I had a close friend in seminary that was going through some challenging times in her life shortly before entering seminary. In one year, she and her husband lost everything they had in a fire, her dad died, and she lost her job. Anybody experiencing what she did would have been more than a little miffed with God. It would have been easy to sink into a depression and to just feel sorry for herself. But that is not how she approached these very challenging experiences in life.
You see that year she and her husband were both considering entering into seminary to be clergy but had been hesitant. With the death of her father, who required a lot of care, she know had the time. With the lose of everything in the apartment fire she no longer had a lease to worry about and now had less things to move. Then her last barrier was her job. So why not give this seminary thing a try. She had nothing else to lose. Perhaps, God was speaking to her in that one horrible year.
Life is what we make out of it. We can allow for our struggles to destroy our lives and to shake our faith. Or we can choose to make something meaningful out of those troubles. A mentor of mine once said, “Amanda every experience we have can be used in ministry”. I would venture to say that every experience we have can be used in the formation of a stronger faith in God and a stronger commitment to his way. But that will not happen on it’s own. We need to take an active role in shaping how we view our troubles. We need to refuse to allow hardships to imprison us and control us when we could learn from them and use them to help others.
Our scriptures for today are all about this. Paul, Silas, Luke, and Timothy experienced hardship after hardship when they were on the road with the message of Christ. They were repeatedly imprisoned, put in the stocks, beaten, and threatened with death. Paul and Silas were beaten with rods before being imprisoned in Philippi. Yet they didn’t sit there feeling sorry for themselves. They did not lose faith in the message of Christ. They did not allow their physical pain or mental anguish imprison their heart though physically they were in prison. And we are not to allow life or other people to dictate to us what life looks like.
Paul and Silas used this opportunity to seek out God’s message in the hardship and to seek to use the experience for the work of Christ. They did not look the other way when the prison guard tried to commit suicide. They stayed his hand and introduced him to a life changing faith in Jesus. Thucydides of the 5th century BC once said, “The secret of happiness is freedom. The secret of freedom is courage”. For Paul and the early Christians, it matter little to them what they suffered if they had the chance to make a difference in the world around them and to bring faith to a people in need.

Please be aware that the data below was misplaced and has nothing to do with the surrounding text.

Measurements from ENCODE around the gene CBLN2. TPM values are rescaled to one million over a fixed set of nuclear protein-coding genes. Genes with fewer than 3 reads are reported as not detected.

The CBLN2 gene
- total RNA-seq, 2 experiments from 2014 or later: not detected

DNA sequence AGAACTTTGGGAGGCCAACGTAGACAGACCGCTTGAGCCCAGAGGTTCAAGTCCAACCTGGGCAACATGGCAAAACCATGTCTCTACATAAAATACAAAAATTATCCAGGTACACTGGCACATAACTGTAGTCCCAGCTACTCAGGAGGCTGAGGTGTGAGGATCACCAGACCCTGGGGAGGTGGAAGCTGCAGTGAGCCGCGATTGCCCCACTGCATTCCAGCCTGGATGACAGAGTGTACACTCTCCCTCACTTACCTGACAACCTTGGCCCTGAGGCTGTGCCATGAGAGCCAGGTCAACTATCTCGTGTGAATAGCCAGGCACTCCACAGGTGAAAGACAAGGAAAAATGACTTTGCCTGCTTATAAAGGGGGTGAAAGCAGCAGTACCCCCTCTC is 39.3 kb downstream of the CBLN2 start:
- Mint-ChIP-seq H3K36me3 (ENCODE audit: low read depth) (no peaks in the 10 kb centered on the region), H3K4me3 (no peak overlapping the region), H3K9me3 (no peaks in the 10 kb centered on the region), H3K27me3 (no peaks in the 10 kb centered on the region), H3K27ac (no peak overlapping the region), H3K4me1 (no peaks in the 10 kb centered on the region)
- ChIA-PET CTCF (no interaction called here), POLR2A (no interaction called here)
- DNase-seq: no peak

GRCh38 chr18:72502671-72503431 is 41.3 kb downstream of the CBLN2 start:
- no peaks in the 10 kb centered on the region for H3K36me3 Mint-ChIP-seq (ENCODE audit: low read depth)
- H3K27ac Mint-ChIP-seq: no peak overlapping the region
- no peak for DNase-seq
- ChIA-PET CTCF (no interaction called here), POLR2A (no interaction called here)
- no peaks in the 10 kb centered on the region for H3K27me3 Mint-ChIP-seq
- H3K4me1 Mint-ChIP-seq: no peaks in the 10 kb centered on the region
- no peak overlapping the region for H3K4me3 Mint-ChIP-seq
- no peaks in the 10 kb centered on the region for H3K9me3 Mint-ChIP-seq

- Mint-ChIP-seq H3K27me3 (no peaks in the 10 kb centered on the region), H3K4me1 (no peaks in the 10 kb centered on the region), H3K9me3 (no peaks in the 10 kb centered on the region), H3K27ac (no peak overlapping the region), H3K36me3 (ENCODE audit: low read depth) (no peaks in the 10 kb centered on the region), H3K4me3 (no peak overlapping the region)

We are called to use our trials in this life to help lift up one another in our faiths. We are called not to allow ourselves to wallow in our troubles but rather to allow for them to inspire us to more in life, to allow for them to inspire us to help others and to do the work of God. Every experience we have in life can be used to change the world. Every experience has something that can be learned and shared. Instead of allowing troubles, to imprison us spiritually and emotionally let’s allow for those same troubles to inspire our hearts to faith and trust in God. Let’s allow for those troubles to encourage our words and actions to work towards reaching out to those in need.
Sometimes our experiences and trials could be the story to helps someone else in their struggles. The stresses of my friends in seminary inspired them to answer a call to the ministry. The stresses and struggles they faced helped to build me up when my life became increasingly more complicated as I went through my education and I was increasingly struggling to see beyond my experiences. Who would have thought a fire, the death of a parent, and the loss of a job could have such an effect in the world. We never know how God might use our troubles, we only need to be like Paul and Silas and keep our hearts open to the possibilities that God has for us as a people of faith.
Remember what happened when Paul and Silas were in prison in Philippi, “When the jailer woke and saw that the prison doors were open, he drew his sword and was about to kill himself, supposing that the prisoners had escaped. But Paul cried with a loud voice, “Do not harm yourself, for we are all here.” And he called for lights and rushed in, and trembling with fear he fell down before Paul and Silas, and brought them out and said, “Men, what must I do to be saved?” Through all that they experienced they maintained faith in a good loving God and they prayed and sang and God revealed how they were to use their imprisonment. God revealed that this would bring the centurion to faith with his household which would forever change how this man interacted with society and the world. So how might God be using your life struggles to deepen your faith and change the world around you? The next time you are struggling and want to become wrapped in your troubles remember the goodness of God and keep your hearts open to how God may be asking you to use your experiences to help someone else in need. This is our challenge as we move forward in our faiths. This is our challenge as followers of Christ.
 Thucydides, 5th century BC Philosopher.
 Acts 16: 27-30, RSV.
(based on Psalm 97 and Acts 16: 16-34)